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Florida Chamber of Commerce, State Rep. Warn Voters About Minimum Wage Raise Proposal

FILE - In this April 15, 2015, file photo, protesters march in support of raising the minimum wage to $15 an hour as part of an expanding national movement known as Fight for 15, in Miami. A national coalition of labor unions, along with racial and social justice organizations, will stage a mass walkout from work July 20, 2020, as part of an ongoing reckoning on systemic racism and police brutality in the U.S. (AP Photo/Lynne Sladky, File)
FILE - In this April 15, 2015, file photo, protesters march in support of raising the minimum wage to $15 an hour as part of an expanding national movement known as Fight for 15, in Miami. A national coalition of labor unions, along with racial and social justice organizations, will stage a mass walkout from work July 20, 2020, as part of an ongoing reckoning on systemic racism and police brutality in the U.S. (AP Photo/Lynne Sladky, File)

What first was an ask to the state legislature has now turned into a question to voters on this November’s ballot. Each voter will get to decide whether to raise the state's minimum wage. The Florida Chamber of Commerce is joining the chorus of business-backed groups opposing a $15 per hour minimum wage amendment. Chamber CEO Mark Wilson is telling businesses to talk to their customers and friends.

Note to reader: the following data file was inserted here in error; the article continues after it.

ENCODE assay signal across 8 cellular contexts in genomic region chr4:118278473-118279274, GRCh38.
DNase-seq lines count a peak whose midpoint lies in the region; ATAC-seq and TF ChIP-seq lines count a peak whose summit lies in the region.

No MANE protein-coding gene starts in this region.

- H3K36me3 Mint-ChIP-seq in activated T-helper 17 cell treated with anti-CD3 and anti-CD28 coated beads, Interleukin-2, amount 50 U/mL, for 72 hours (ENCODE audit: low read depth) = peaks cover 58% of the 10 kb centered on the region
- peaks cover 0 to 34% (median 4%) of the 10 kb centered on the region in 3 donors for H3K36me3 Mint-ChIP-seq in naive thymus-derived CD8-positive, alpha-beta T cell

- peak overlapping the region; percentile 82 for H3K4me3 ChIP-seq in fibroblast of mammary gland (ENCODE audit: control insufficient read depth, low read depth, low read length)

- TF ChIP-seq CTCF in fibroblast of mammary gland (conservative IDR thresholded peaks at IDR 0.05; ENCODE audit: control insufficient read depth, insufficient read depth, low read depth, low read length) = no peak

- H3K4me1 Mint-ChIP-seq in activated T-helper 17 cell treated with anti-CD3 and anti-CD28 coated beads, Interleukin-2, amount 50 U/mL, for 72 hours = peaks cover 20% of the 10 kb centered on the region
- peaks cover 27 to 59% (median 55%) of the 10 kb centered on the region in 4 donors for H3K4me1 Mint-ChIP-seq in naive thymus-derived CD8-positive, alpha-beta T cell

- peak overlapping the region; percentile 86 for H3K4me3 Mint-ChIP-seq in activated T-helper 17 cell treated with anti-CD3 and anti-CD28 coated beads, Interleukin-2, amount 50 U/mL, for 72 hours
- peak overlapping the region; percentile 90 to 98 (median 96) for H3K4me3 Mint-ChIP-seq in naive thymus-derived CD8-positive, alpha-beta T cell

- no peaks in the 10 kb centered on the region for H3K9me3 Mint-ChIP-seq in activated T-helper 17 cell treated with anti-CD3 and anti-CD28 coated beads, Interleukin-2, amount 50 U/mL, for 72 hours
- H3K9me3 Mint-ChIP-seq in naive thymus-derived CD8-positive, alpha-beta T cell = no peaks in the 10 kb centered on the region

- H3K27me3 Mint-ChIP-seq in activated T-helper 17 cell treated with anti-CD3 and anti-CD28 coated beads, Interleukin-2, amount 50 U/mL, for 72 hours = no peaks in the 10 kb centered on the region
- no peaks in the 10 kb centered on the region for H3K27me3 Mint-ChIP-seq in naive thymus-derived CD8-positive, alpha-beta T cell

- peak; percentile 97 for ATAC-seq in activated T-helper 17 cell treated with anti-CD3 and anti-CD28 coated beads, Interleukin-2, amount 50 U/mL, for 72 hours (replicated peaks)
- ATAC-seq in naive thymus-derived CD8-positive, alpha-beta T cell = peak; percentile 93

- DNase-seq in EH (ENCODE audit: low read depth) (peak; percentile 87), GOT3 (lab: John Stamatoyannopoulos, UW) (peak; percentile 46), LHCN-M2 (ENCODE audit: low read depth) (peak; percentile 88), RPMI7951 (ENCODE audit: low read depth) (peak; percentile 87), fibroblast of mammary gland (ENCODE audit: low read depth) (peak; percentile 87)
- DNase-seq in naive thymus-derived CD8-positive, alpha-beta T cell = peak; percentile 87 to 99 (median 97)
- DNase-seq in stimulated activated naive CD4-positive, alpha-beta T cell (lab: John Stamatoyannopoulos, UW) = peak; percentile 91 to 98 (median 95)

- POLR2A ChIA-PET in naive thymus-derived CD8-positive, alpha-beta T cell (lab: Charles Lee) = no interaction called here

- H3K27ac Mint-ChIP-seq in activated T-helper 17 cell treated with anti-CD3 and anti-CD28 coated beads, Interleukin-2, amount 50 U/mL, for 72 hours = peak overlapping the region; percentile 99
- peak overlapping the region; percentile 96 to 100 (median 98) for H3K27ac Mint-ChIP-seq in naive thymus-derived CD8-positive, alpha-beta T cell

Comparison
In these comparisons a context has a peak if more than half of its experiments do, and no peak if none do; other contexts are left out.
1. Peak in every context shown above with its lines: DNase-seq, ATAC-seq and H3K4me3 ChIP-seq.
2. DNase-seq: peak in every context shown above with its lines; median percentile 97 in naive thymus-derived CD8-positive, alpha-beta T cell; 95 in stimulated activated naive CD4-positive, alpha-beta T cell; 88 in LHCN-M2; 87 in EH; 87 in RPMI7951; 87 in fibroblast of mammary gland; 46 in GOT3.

"If this is an amendment you don’t like and you want to get the word out, we need your help we need you to do that today, tomorrow and the next day," said Wilson. "This is not a wait until early November to start talking to friends, families, and vendors about this."

Wilson believes the minimum wage hike would give businesses more reason to turn to automation. And that it would make it harder for teen workers to get jobs. Wilson believes some businesses will leave Florida to avoid having to pay workers more than minimum wage in nearby states. Georgia and Alabama both use the federal minimum wage of $7.25 per hour.

Rep. Tom Gregory (R-Bradenton) believes it’s a trick to turnout more democrats in the election.

"This is a voter turnout trick and it really is insulting for either party to use a ballot amendment to try and sway an election but that’s exactly what I think is going on here," said Gregory.

The amendment would raise Florida’s minimum wage to $15 an hour by 2026. The initiative is sponsored by Orlando area attorney John Morgan.

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